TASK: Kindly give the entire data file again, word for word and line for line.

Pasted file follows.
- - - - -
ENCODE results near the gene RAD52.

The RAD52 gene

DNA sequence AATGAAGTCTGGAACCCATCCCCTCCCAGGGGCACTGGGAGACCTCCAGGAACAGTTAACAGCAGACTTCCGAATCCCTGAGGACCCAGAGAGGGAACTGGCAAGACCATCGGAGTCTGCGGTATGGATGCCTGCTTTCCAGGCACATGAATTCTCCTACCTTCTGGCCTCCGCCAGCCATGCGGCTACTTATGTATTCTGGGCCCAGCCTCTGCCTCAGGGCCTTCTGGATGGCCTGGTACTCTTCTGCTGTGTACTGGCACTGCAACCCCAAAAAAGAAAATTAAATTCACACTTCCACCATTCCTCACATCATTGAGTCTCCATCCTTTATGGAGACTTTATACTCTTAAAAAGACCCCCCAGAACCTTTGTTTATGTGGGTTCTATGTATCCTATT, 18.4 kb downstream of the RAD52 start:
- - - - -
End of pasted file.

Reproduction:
ENCODE results near the gene RAD52.

The RAD52 gene

DNA sequence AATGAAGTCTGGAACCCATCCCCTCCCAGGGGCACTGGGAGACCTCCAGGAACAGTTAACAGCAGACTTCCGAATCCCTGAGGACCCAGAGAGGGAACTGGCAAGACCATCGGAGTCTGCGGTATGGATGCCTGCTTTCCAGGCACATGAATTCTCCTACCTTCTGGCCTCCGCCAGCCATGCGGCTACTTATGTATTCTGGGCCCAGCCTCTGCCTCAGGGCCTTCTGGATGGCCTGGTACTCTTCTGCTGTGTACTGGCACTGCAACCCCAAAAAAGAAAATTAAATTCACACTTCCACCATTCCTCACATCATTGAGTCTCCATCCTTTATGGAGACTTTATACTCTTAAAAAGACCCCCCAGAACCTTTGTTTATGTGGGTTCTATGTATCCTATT, 18.4 kb downstream of the RAD52 start: